“What are you running from?” is a question that is often posed in jest, but it can be serious. I have run from a few things in my life, at first I ran from gaining weight. Then, I ran away from a heart attack (lowering my cholesterol, etc.) and type 2 diabetes (changing my eating habits, etc.). I’ve already run past my fitness goals. That doesn’t motivate me anymore. And I’ve also realized I could still have a heart attack or get some chronic disease – either through my habits, plain bad luck, or genes. You can’t run very far away from those things.
Now I think of myself as a running enthusiast. It’s a hobby and a pastime.
“What are you running to?” is a question that is near the beginning of Ultramarathon Man by Dean Karnazes’. And that one is a serious question. Right now, I have a time goal (of sorts). But there should also be a balance goal. I still overtrain and over worry. I don’t want to be an “ace-bandaged runner,” which is a person who constantly pushes themselves to (and over) the edge. I want to be an injury-free runner. And I want to start (being injury free) now. I want to undertrain a little for the next few weeks. I want to arrive at the start line 100% healthy and 10% undertrained. That’s what I’m running to.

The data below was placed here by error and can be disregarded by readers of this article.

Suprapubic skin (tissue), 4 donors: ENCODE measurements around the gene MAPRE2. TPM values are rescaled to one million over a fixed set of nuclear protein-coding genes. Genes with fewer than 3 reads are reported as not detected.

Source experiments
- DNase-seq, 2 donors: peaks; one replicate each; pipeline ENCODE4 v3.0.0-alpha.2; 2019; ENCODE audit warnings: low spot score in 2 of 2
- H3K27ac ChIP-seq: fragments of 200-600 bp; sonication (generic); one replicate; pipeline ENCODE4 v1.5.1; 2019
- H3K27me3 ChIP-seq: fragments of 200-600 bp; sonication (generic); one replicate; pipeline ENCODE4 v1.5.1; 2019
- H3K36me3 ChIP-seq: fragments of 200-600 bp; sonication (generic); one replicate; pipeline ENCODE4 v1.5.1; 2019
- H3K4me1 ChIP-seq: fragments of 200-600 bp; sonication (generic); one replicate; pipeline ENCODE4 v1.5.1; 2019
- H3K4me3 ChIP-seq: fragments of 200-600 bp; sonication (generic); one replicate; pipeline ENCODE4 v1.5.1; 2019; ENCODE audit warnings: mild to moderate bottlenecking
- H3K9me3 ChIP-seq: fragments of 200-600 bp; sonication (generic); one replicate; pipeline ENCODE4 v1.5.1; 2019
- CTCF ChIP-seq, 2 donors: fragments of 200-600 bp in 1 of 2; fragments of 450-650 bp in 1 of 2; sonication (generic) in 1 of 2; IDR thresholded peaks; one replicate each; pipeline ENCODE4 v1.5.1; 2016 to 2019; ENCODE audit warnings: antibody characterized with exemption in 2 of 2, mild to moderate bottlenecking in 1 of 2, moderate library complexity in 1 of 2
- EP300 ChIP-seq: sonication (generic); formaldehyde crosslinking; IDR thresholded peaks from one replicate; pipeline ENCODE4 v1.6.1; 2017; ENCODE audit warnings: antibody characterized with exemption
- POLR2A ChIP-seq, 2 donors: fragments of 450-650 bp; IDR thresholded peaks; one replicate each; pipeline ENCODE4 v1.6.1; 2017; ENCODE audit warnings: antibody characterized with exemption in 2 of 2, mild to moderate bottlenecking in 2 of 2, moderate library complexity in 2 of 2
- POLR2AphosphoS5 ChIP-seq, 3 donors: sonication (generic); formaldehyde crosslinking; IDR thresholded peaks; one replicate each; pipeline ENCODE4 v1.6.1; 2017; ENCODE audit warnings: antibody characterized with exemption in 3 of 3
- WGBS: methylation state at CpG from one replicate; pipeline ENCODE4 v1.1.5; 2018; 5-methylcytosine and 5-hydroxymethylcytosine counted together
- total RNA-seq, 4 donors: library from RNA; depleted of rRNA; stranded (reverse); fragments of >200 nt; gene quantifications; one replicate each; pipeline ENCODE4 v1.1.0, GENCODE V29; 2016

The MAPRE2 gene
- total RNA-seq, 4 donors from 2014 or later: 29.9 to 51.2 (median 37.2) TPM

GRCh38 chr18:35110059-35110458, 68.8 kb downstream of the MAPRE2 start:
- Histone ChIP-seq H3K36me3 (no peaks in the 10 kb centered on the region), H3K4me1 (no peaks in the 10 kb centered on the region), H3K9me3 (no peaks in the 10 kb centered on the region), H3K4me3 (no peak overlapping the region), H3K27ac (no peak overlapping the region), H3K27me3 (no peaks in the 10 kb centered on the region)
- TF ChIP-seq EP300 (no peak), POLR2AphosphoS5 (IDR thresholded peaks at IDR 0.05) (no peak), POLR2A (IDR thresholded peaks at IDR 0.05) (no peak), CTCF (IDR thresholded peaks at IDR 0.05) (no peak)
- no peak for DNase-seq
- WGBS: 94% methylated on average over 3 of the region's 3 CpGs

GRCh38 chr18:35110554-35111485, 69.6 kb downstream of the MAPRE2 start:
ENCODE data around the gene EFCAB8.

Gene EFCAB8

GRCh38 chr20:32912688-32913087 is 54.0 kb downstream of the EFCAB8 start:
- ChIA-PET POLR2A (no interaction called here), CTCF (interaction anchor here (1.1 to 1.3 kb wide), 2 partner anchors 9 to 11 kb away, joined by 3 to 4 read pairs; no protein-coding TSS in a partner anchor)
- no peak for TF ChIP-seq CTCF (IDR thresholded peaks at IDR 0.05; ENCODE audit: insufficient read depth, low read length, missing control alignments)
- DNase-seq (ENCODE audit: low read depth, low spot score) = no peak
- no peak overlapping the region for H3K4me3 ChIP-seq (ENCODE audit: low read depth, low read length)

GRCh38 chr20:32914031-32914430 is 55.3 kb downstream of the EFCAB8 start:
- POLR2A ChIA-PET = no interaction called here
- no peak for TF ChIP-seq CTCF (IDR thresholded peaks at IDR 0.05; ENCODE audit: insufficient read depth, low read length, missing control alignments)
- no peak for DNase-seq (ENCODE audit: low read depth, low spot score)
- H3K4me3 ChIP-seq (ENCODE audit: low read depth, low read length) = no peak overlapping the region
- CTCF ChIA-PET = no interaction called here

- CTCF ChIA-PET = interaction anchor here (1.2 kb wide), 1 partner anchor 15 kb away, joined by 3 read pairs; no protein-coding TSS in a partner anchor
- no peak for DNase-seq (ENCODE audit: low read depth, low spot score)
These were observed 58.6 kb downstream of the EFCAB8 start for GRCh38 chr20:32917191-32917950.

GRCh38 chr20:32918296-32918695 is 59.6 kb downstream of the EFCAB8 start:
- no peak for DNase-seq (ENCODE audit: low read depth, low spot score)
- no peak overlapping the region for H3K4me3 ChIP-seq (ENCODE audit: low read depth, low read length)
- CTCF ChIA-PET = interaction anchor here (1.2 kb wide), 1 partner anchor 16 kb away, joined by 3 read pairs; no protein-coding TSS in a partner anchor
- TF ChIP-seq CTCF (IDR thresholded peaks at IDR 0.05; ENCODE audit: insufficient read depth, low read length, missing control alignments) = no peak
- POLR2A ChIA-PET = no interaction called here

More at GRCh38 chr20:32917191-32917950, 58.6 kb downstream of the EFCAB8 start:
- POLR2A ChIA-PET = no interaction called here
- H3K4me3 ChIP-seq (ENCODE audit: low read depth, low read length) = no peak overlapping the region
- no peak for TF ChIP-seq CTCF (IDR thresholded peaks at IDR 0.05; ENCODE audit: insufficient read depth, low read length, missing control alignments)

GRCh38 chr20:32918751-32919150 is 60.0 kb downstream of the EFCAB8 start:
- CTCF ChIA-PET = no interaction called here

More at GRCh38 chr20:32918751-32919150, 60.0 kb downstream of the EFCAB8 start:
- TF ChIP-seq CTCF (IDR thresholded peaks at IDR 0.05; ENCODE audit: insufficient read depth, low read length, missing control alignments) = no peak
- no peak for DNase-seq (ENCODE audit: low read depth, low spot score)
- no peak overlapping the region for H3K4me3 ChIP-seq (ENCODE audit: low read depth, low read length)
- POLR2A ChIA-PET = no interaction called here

Why do I run? Haruki Marukami helped me find an answer to this even harder question in “What I talk about when I talk about running.” (These are my words, but he says it much better. I recommend the book.) I run, not to be healthy or live longer, but because I like it. Haruki realizes it is pointless to fill up (run) a leaky bucket (our lives). It seems sometimes the more we put in, the more holes we find. But it is the act of filling that is fulfilling. The point is not to have a full bucket. The point is to pour stuff in… Even if it leaks.